Now let’s look at this in a bit more depth. The work done by building surveyors can be broadly categorised into statutory work and consulting work. Here is how it’s defined by the Australian Institute of Building Surveyors.
Statutory building surveyors are imbued with the legislative authority to:
1. Evaluate building plans: They assess and evaluate designs for proposed constructions, ensuring they meet relevant building standards and statutory regulatory requirements.
2. Ensure safe construction: They ascertain that buildings are built per approved plans and in line with the National Construction Code and Australian Standards, guaranteeing safety and compliance.
3. Oversee building compliance: Their goal is to make sure the final building structure is safe, compliant, and fit for occupation. This ensures owners or occupiers face fewer risks of injury, avoid unexpected repair costs, and maintain the building’s value.
4. Regulatory role: Their work is distinct and independent from other construction professionals, as they uniquely exercise regulatory functions.
Specifically, statutory building surveyors:
a. Assess compliance of application documents with technical building requirements.
b. Issue necessary approvals, consents, or building permits.
c. Conduct audits to ensure building work aligns with laws.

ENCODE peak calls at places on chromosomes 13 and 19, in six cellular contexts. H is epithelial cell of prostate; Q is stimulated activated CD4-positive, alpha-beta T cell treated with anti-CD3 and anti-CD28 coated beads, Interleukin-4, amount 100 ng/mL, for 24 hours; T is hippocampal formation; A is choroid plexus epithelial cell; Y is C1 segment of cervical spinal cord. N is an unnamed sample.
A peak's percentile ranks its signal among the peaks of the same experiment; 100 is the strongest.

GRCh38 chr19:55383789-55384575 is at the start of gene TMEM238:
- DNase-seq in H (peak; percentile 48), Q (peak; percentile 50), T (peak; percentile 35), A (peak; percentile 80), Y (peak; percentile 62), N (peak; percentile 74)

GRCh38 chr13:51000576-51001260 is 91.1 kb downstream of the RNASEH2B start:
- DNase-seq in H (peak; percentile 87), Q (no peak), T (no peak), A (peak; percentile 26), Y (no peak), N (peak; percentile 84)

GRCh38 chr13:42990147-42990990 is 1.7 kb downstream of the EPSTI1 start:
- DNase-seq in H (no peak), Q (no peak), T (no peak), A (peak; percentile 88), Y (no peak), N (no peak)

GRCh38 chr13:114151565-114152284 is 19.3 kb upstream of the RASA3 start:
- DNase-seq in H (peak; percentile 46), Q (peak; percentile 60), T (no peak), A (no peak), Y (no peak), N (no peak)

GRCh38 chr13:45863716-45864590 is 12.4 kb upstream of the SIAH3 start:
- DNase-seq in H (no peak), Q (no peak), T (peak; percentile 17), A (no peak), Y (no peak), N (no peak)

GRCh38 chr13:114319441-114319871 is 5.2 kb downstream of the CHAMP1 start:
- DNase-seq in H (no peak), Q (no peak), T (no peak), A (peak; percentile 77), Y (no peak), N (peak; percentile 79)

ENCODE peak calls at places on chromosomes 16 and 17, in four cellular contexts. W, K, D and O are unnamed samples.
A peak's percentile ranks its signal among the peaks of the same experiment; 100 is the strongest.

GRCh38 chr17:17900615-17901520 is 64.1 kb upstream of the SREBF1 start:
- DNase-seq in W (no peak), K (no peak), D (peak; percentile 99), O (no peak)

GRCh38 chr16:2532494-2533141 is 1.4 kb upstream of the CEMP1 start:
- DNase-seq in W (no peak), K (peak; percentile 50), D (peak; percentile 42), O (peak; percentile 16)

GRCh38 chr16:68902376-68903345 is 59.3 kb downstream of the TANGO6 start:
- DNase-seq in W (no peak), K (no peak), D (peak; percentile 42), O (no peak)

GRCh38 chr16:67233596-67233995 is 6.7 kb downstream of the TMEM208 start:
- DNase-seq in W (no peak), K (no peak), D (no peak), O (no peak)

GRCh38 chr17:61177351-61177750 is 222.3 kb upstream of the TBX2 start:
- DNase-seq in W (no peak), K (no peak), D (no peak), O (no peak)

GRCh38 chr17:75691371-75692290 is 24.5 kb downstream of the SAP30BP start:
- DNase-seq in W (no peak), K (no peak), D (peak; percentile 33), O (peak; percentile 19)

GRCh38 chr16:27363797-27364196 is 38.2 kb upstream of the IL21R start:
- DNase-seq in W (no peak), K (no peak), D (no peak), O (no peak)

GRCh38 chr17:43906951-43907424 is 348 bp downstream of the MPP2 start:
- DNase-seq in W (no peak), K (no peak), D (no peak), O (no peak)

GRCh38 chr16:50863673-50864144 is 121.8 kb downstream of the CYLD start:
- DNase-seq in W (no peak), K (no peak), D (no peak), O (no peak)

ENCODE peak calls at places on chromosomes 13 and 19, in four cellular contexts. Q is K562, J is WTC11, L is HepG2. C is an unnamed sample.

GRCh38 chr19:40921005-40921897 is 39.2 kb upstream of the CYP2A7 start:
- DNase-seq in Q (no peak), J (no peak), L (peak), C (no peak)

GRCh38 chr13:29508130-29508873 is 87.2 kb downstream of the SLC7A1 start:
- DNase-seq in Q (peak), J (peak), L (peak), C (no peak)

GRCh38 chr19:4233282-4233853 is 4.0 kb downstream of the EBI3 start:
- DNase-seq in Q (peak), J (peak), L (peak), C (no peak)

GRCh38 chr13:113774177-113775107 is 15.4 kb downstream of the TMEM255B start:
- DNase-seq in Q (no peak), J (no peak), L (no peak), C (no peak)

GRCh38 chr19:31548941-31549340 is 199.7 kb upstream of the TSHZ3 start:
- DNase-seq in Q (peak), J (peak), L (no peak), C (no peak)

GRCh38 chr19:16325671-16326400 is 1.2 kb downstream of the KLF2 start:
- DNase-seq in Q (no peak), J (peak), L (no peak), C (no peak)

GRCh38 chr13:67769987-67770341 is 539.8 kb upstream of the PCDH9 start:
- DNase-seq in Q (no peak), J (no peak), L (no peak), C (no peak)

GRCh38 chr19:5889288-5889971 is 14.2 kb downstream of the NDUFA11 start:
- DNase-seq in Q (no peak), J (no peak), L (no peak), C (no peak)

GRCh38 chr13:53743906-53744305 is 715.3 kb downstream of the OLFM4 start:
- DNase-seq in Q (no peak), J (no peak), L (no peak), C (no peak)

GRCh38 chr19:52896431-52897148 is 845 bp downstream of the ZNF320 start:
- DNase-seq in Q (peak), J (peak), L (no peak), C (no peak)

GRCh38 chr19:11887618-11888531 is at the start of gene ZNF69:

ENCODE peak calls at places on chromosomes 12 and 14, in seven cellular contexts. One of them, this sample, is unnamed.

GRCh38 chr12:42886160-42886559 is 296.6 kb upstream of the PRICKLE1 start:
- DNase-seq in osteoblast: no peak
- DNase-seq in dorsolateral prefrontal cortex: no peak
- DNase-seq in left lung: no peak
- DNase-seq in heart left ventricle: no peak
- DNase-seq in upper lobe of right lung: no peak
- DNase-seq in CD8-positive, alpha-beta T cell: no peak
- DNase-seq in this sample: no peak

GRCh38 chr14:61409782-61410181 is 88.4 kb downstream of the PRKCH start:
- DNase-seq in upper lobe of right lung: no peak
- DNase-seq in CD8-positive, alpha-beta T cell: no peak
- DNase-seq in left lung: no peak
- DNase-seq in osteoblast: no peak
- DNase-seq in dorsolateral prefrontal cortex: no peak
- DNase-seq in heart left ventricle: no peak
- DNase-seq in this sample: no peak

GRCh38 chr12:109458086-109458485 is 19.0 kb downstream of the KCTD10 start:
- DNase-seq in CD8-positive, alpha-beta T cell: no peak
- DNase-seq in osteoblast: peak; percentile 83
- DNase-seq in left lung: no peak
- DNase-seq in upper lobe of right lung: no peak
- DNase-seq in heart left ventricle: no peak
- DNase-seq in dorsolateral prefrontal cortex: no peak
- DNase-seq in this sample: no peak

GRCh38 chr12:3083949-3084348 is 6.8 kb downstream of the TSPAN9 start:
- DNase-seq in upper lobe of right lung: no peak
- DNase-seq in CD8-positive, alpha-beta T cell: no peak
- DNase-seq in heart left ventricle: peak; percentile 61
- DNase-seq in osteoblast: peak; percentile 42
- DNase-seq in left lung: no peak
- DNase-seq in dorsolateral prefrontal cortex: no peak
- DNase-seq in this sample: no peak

d. Inspect existing buildings’ health and safety standards.
e. Take action to ensure compliance with building regulations.
f. Certify that inspected works adhere to regulations and/or approved documents.
g. Approve the occupation of buildings as per relevant laws.
Consulting building surveyors, while still focused on building safety and compliance, operate in a broader scope, working alongside industry professionals without the legislative constraints faced by their statutory counterparts.
Building surveyors in consulting roles are involved in:
a. Giving design advice to ensure compliant proposal documentation.
b. Advising builders and building owners on achieving compliance during building progress.
c. Inspecting building work to verify compliance with laws and contractual obligations.
d. Investigating and reporting on building defects or failures.
e. Advising on the ongoing compliance needs of buildings, considering health, safety, and other legislative requirements.
f. Guiding owners and builders on remediation for non-compliant building work.
g. Offering expert testimony in legal settings.
h. Assessing products for certification accreditation bodies.
i. Evaluating the adequacy of work by other building surveying practitioners during audit processes.
Additionally, some building surveyors may engage in building policy development, working for Federal & State Territory Governments.